A: A big one is if they start giving away their possessions. That’s a sign that they may have started planning . . . for when they’re not there. So if they say, ‘Here’s my iPad, I want you to have it,’ something might be up there. Also, it’s a common myth that people who are suicidal don’t talk to people about it. That’s very false. Generally, people who do plan on committing suicide don’t exactly want to, but they just don’t see a way out. So they drop the signs, hoping that someone will come to their rescue, for lack of a better term. They might say something like, ‘I wonder what it would be like if I just went to sleep and never woke up.’
Q: What are the triggers that might lead students to consider suicide?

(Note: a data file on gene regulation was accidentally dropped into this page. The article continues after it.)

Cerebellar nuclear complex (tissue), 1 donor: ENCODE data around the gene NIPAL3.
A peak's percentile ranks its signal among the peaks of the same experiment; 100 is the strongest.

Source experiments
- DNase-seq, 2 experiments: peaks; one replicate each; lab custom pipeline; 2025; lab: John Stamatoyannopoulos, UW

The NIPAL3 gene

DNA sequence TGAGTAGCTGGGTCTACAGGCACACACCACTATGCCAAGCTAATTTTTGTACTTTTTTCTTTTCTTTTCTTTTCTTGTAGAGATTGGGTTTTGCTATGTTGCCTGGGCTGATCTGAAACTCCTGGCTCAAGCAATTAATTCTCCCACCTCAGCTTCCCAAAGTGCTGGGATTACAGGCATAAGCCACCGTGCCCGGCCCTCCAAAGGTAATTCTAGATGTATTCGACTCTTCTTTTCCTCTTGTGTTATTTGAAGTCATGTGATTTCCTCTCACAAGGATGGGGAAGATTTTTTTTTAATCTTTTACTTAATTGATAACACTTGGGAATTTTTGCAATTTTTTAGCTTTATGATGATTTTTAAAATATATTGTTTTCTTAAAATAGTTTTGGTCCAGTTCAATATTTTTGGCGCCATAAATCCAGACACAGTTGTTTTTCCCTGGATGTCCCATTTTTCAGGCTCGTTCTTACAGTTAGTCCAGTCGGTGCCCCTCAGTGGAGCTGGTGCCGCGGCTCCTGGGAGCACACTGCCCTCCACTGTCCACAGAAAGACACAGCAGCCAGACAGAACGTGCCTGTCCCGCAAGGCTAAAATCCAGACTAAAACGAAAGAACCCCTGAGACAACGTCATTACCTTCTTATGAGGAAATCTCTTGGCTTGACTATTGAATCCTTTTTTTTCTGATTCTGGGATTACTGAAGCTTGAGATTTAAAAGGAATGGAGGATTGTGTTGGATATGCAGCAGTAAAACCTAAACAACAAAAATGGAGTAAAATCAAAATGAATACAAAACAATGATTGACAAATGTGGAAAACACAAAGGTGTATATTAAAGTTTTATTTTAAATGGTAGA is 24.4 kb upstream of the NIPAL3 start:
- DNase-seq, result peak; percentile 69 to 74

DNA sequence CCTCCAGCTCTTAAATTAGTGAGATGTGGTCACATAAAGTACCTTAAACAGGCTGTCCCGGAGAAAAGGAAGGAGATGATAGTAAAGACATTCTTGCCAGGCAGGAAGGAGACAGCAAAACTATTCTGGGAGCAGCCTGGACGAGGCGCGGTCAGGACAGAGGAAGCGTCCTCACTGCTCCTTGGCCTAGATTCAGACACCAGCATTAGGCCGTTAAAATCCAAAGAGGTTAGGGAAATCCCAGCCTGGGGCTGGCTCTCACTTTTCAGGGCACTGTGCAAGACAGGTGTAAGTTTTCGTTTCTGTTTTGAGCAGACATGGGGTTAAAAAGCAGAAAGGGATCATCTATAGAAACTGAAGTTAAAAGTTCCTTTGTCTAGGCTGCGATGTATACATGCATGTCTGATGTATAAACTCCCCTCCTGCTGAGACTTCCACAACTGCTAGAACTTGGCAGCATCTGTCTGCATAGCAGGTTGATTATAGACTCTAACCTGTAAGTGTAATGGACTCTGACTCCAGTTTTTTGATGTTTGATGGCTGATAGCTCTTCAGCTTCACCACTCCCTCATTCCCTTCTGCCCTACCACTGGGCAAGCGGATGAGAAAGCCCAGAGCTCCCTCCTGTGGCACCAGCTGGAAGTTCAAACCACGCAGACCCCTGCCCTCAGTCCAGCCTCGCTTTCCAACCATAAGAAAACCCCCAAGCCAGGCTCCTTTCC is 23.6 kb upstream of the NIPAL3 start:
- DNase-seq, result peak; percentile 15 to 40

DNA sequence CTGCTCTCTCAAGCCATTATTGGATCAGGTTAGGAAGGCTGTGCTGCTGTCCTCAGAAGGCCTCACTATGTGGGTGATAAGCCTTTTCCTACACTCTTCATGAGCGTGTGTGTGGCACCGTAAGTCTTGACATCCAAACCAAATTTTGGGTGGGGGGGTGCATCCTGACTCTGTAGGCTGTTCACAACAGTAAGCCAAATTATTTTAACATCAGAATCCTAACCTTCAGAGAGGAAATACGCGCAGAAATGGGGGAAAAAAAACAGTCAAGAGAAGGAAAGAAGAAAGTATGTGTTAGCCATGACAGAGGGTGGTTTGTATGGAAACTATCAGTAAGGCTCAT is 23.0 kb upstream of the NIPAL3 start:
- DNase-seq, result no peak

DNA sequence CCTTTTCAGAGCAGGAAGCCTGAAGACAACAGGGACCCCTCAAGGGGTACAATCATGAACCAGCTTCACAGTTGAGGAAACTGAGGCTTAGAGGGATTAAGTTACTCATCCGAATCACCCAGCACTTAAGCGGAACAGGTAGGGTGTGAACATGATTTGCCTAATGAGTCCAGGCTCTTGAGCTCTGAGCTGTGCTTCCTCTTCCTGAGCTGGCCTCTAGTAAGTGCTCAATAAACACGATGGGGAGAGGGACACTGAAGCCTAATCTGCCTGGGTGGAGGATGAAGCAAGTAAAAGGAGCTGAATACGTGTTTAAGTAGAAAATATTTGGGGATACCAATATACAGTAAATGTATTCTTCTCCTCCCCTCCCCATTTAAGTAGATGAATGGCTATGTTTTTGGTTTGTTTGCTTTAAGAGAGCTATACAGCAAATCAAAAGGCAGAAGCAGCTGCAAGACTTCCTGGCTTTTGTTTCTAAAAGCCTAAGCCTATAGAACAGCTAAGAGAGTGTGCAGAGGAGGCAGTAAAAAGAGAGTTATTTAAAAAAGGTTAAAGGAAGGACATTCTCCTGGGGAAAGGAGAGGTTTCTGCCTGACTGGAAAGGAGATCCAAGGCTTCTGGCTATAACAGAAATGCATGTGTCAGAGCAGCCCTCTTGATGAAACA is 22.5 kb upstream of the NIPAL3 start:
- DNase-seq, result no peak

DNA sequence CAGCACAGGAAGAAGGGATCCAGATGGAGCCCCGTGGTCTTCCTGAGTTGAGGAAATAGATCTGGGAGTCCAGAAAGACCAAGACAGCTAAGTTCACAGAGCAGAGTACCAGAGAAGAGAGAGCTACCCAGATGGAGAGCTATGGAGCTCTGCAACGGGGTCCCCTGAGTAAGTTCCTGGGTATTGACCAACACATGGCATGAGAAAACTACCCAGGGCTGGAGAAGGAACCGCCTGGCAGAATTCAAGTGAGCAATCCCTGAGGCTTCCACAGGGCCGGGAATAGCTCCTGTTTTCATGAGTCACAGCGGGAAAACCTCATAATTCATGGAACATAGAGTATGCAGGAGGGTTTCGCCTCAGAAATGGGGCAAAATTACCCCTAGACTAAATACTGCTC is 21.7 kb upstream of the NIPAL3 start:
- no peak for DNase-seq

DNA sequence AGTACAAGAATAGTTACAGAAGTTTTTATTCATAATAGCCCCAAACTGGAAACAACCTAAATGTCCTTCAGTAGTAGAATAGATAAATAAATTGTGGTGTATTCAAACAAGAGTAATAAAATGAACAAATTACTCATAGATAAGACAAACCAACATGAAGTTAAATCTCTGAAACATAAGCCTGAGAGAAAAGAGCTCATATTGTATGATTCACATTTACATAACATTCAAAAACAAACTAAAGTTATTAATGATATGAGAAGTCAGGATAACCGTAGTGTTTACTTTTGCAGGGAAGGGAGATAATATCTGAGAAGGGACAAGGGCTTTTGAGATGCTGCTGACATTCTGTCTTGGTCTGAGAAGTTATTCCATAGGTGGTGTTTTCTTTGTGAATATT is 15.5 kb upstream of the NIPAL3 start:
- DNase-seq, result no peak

A: The majority of people who consider suicide have untreated psychological disorders, whether it be depression or bipolar disorder. Maybe college kids are kind of stubborn, you know, ‘I’m fine. I don’t need help.’ When it goes untreated, it’s only going to get worse for them. Substance abuse is another big thing. If you don’t have hope and you start mixing alcohol and drugs to that it’s going to seem like you have no other options. The counselor I spoke to, he said it could prove to be a deadly mixture.
In terms of college students, the big thing is just the transition. They’re on their own. A lot of times they’re dealing with their own finances [for the first time, along with] the college workload and maybe relationship struggles. These little things can all add to the general stress of college, and some students may not be able to handle that.
Q: What advice do student survivors have for their peers who may be in a dark place?